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How do I prepare for my 341 meeting in bankruptcy court?

How do I prepare for my 341 meeting in bankruptcy court?

Knowing one's case is the best preparation for a 341 bankruptcy hearing

Every individual who files bankruptcy must attend a hearing about one month after they file a petition with the U.S. Bankruptcy Court. Generally, it is held in a small meeting room rather than a courtroom, and the person who will hear the case is a bankruptcy trustee, not a judge. The tone of the "341 meeting" - named for a section of the bankruptcy code - is informal, but it has a serious intent.

That is the time when creditors who feel aggrieved by the dismissal of their financial claims named in the bankruptcy filing have an opportunity to challenge an individual's request to have their debts discharged.

The best way for a debtor to prepare for a 341 hearing, which is largely a question-and-answer session about their financial circumstances, is to confer with their attorney so they are clear about their financial records, any special issues that need explaining and are ready to answer any questions posed by the trustee.

As for creditors, legal experts agree that most Chapter 7 petitions aren't as likely to draw challenges that are common in more complicated, business bankruptcy proceedings.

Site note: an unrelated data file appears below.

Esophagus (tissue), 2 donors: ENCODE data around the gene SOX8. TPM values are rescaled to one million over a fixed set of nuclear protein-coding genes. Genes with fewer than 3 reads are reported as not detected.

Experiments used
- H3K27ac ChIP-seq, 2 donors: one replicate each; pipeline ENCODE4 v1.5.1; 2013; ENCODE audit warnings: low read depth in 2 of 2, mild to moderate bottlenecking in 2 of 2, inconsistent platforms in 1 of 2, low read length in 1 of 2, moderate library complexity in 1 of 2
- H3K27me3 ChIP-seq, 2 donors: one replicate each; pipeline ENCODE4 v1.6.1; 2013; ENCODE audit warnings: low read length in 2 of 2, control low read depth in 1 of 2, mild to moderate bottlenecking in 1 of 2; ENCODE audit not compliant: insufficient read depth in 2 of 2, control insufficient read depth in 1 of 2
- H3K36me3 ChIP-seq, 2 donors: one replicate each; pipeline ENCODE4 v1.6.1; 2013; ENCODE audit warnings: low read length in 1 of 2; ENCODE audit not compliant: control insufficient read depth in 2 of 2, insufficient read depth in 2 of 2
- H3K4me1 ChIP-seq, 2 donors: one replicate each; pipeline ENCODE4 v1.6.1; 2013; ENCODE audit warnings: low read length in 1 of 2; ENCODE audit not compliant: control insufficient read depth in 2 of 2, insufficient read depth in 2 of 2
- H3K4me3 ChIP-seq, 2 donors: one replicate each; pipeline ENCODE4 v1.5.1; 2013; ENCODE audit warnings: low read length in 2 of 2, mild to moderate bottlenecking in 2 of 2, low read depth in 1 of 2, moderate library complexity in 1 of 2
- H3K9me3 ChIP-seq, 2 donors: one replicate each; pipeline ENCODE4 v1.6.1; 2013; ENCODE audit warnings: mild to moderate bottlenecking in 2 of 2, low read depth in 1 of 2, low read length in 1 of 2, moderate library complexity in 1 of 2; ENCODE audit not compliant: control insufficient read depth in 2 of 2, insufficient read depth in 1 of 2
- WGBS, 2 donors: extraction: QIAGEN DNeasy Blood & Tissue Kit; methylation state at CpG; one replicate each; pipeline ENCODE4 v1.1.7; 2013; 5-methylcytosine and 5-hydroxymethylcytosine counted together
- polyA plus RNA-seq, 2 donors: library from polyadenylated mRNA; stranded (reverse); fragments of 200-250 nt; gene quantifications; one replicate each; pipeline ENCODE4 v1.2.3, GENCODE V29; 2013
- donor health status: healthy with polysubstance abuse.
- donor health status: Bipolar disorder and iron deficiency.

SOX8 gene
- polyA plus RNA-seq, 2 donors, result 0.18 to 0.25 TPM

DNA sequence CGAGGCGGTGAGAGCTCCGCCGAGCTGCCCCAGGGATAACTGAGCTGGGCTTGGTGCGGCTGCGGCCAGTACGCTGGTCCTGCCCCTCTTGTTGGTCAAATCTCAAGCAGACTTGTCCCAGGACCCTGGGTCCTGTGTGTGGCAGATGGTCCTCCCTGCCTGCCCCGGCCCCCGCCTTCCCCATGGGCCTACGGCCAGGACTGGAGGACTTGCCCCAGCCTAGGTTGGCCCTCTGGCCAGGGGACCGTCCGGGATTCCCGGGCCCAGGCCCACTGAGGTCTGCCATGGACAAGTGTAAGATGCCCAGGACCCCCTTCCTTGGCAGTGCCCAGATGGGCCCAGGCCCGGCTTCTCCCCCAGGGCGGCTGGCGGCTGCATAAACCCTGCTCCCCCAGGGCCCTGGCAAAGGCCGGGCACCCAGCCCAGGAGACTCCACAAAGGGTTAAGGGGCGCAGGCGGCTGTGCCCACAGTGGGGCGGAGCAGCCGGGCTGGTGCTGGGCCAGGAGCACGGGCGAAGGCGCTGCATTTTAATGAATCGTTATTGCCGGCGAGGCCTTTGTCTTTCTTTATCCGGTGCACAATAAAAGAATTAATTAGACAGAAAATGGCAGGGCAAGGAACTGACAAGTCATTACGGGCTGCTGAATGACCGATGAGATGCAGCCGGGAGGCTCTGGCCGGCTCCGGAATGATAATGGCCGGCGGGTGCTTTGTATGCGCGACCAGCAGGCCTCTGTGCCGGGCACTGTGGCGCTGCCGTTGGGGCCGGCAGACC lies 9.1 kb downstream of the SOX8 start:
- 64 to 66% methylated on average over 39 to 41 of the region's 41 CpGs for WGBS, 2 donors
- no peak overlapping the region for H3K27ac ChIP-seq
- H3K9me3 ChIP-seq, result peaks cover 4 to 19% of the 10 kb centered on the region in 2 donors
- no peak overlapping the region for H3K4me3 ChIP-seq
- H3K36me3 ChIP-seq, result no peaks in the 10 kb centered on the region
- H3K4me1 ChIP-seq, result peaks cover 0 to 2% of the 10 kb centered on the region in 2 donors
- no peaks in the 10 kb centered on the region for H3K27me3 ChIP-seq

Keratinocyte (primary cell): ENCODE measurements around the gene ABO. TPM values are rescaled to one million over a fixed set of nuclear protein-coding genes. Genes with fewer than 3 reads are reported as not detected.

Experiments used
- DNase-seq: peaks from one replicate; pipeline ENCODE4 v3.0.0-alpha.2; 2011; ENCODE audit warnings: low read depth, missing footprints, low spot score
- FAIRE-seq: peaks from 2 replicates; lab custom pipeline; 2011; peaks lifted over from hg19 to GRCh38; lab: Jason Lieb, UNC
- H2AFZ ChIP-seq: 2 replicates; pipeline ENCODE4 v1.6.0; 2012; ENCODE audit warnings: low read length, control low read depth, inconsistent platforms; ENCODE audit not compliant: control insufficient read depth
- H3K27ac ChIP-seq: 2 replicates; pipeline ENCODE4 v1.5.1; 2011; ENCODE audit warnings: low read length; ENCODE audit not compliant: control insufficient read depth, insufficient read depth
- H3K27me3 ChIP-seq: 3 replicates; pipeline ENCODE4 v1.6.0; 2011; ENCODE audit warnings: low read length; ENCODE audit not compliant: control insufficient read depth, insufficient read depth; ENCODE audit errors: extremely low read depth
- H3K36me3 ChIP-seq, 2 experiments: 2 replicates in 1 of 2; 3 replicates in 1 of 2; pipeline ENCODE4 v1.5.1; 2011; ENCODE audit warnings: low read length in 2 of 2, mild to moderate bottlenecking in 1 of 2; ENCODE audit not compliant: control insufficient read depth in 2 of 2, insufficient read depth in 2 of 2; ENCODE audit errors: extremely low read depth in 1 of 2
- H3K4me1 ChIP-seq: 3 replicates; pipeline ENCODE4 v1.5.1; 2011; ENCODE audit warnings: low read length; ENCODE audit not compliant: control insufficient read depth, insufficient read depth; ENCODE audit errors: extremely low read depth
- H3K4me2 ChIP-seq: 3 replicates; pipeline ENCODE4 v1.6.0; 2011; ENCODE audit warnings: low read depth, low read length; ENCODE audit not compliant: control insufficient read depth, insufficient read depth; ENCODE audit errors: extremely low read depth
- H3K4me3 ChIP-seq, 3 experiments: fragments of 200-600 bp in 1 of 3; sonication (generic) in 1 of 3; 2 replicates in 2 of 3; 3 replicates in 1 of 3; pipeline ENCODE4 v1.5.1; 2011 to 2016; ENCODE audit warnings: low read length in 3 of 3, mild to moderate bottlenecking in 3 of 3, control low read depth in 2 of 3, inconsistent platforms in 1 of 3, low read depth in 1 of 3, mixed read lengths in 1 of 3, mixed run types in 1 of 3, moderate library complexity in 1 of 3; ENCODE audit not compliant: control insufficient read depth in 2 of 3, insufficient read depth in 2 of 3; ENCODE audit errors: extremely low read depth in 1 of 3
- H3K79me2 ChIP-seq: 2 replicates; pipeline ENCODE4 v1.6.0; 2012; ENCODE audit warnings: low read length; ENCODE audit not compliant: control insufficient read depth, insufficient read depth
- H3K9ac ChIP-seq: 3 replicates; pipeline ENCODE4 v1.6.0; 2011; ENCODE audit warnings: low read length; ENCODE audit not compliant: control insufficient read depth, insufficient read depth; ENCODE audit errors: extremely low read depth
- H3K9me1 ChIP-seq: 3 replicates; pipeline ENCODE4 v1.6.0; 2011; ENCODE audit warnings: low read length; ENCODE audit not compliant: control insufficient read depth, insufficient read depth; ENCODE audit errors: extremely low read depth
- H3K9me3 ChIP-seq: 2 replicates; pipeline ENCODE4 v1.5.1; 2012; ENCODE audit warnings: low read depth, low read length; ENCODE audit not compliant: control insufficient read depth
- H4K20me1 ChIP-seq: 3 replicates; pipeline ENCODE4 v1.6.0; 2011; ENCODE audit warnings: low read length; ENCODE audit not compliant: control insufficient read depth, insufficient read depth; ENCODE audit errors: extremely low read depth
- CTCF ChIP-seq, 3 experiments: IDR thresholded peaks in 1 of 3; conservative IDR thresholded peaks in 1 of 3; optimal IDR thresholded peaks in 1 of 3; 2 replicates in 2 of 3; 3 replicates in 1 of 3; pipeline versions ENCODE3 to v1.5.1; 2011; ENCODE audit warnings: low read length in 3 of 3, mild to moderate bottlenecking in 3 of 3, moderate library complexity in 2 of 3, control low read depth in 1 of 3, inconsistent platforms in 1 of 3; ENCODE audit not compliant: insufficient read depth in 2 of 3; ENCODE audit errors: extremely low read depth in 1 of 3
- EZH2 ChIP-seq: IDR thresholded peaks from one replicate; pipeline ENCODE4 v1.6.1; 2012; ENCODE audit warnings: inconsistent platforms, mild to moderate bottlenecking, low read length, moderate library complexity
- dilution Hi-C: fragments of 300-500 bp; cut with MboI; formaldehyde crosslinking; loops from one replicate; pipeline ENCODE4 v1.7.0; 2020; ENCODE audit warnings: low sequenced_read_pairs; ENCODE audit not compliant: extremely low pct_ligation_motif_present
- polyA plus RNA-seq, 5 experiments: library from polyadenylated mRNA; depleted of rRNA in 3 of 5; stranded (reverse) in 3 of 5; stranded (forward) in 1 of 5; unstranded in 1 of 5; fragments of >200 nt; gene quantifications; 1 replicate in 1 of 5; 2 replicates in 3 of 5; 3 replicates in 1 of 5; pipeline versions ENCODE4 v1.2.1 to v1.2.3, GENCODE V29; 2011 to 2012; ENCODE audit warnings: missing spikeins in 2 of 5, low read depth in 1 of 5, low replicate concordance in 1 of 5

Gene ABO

Even in Chapter 13 cases, in which the debtor agrees to pay creditors a portion of what is owed through a court-ordered repayment plan, many creditors don't attend the 341 hearing, which is sometimes combined with a confirmation meeting to approve the payment plan.

"Creditors are invited to the meeting, though most creditors don't come," states the website of the Moran Law Group in California. "Creditors who do attend are usually those with a security interest in the debtor's assets or those who think that they have been defrauded."

As the hearing officer, the trustee plays a major role in the proceedings by asking the bulk of the questions and moderating any discussion between the debtor and any creditors who attend, according to

Some of the questions may include details about real estate owned by the debtor and whether any property has been transferred to another person in the past year. The trustee may ask if the person has large medical bills, if they are a party in a lawsuit, if anyone owes them money or if they are entitled to any life insurance or inheritance. They may also be asked if they have received a "windfall," such as lottery winnings, an inheritance, settlement through a divorce or a substantial tax refund from their most recent tax filing.

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